People choose to live in a Home Owner's Association maintained community due to it's convenience, less bills to pay (Water/Trash, landscaping, tree trimming, etc.), no wasting time looking for a good gardener and having someone else maintain the exterior of the home (Paint-Roofing). It gets expensive and time consuming to do all of this upkeep yourself so it sometimes makes sense to move into a community where you can let someone else deal with all of that stress. It's especially nice to know that if your neighbor decides to let his property look a little off, you won't have to be the one to bring it up.
Most HOA companies have a property management company that handles all of the contracting for the exterior maintenance of the entire community. It is the management company's job to make sure they hire the best landscaping company, roofers, painters, tree trimmers and the like to get the jobs done without overspending. These property management companies are very good at figuring out how much money should be set aside for annual maintenance so the dues that are charged to the HOA members is definitely more than enough to take care of the whole neighborhood. If your HOA does not have a property management company, then it is more than likely that your district might have some pretty overgrown trees and patchy looking parks. You may want to inquire with your HOA board about which property management company they are using for their services.
Even though property management companies are good at what they do, they can often become confused on the differences between landscapers and tree trimmers. Landscapers work on the ground to fix garden water lines and drip systems. They mow the grass, trim the shrubs, leaf blow, rake the gravel and clip some occasional low hanging sticks and branches off of the trees. They do all of this without touching a ladder. Tree trimmers on the other hand practically live on ladders, they climb high into the tree tops to thin out the very ends of each branch in order to ensure good health of the tree and to reduce liability of storm and fire related damage to any surrounding property. Instead of weed whackers and lawn mowers, tree trimmers have chainsaws and stump grinders. You will find it hard to meet a valid tree trimming company that brings a lawn mower with them, there would not be enough room for all of their tools and the same goes for the landscape companies, you would never see them with a stump grinder. Both professions are vital to the success of a well groomed community, but they have very different skill sets.
Many HOA's and property management companies hire lots of landscapers to do the work of the tree trimmers, especially the more recently built developments. When a new neighborhood is built, the builders usually have very small trees planted. The landscape company can easily reach all of the branches because of the size of the tree. Years go by and suddenly these trees are reaching 30'-40' heights and still the landscapers only trim what they can from the ground. This keeps walkways clear and branches out of people's faces and off of passing cars, but the accident waiting to happen is growing. Each year the up limbs of the trees get thicker and thicker, more animals and pests start to nest and the limbs closest to the center of the tree start to die off from lack of light exposure. These dead spots in the trees make for a great home of termites and bark beetles.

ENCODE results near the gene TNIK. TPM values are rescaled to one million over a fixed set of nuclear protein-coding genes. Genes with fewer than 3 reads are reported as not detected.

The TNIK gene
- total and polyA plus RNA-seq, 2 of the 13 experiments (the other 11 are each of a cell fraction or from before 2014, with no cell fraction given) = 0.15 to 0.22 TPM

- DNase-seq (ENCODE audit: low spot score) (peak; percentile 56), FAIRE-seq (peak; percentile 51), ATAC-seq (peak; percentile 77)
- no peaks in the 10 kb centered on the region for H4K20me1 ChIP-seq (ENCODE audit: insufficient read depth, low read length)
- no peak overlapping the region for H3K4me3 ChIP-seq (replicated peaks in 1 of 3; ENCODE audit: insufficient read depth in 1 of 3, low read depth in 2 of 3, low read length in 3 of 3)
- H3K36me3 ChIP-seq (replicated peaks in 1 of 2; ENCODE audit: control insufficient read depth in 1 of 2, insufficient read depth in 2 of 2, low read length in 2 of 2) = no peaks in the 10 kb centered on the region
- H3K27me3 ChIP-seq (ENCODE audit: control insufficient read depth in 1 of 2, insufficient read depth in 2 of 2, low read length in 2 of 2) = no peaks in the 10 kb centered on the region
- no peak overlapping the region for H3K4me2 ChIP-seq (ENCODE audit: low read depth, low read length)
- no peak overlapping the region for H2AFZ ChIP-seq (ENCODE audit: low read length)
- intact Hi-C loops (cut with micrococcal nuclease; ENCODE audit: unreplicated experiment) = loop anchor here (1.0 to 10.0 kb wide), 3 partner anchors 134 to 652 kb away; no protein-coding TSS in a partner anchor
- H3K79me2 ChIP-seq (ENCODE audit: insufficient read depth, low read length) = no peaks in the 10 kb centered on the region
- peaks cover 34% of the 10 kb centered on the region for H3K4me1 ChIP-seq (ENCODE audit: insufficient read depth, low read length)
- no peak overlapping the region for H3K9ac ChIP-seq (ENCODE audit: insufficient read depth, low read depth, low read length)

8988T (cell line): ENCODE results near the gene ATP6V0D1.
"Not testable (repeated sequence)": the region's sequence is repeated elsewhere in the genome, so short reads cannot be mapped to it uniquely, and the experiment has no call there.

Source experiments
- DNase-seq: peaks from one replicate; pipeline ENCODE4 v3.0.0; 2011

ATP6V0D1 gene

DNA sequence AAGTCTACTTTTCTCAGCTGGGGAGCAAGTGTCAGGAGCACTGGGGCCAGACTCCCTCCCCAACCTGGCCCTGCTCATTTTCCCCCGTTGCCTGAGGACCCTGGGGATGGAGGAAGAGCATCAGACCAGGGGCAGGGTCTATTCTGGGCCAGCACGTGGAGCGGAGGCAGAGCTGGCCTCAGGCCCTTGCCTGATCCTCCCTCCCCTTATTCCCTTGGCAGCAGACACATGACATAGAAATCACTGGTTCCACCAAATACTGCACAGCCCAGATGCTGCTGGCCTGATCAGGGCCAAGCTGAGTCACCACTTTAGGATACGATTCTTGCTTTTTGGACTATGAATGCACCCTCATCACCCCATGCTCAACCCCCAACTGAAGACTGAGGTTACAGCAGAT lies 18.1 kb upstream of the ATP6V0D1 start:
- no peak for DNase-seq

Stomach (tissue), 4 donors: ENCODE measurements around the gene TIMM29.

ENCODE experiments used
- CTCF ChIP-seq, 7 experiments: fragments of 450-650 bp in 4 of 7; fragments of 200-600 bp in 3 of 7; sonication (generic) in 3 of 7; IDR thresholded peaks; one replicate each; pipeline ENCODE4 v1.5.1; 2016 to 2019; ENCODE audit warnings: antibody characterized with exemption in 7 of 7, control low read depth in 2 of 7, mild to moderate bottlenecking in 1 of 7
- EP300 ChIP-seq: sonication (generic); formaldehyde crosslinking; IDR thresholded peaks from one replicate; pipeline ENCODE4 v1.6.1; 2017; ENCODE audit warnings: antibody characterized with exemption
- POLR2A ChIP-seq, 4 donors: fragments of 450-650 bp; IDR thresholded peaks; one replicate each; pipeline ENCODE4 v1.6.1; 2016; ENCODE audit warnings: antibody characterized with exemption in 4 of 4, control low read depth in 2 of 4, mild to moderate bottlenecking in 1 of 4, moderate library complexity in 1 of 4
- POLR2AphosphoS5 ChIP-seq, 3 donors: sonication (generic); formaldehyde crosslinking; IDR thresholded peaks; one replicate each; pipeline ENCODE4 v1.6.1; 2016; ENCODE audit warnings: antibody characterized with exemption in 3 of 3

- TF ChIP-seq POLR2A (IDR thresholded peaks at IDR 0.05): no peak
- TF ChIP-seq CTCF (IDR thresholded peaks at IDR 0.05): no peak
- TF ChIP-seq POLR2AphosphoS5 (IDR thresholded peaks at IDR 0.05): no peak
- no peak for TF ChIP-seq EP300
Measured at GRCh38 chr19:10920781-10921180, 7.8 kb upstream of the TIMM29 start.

The limbs get heavier and before you know it, the top of the tree is like a giant sail that catches all of the wind. The landscapers forget to stop watering the larger trees that now have tap roots big enough to find water for themselves. The drip line continuously moistens the soil and the pooling water on the surface encourages the roots to stay near the top. Now most of the root system is not deep enough into the ground and a storm comes with buckets of water completely saturating the earth around the trees. Next a huge gust of wind comes and pulls the tree right up by it's roots! And this is what you get:
Who has to pay for any damages? Hopefully the HOA insurance company, but we all know that just means the insurance company will come out to 'reassess' your insurance needs which might just lead to higher insurance bills which in turn means more HOA fees. That is not even the worst that can happen, maybe somebody could get hurt, if that tree had just fallen a different direction.
All in all, what it comes down to is making sure that your HOA is spending the money of the right thing in order to avoid a domino effect that brings your fees up, plus we all want our neighborhood to look the best! The sure way to make sure you are getting the most for your money is by looking into how your trees get trimmed, how the landscape is maintained and to be sure that everything has it's proper maintenance schedule. Tree trimmers (Not landscapers) should be coming out 2 times per year to inspect and trim any trees that are either dangerous or are just unsightly. This way, everyone can be happy :)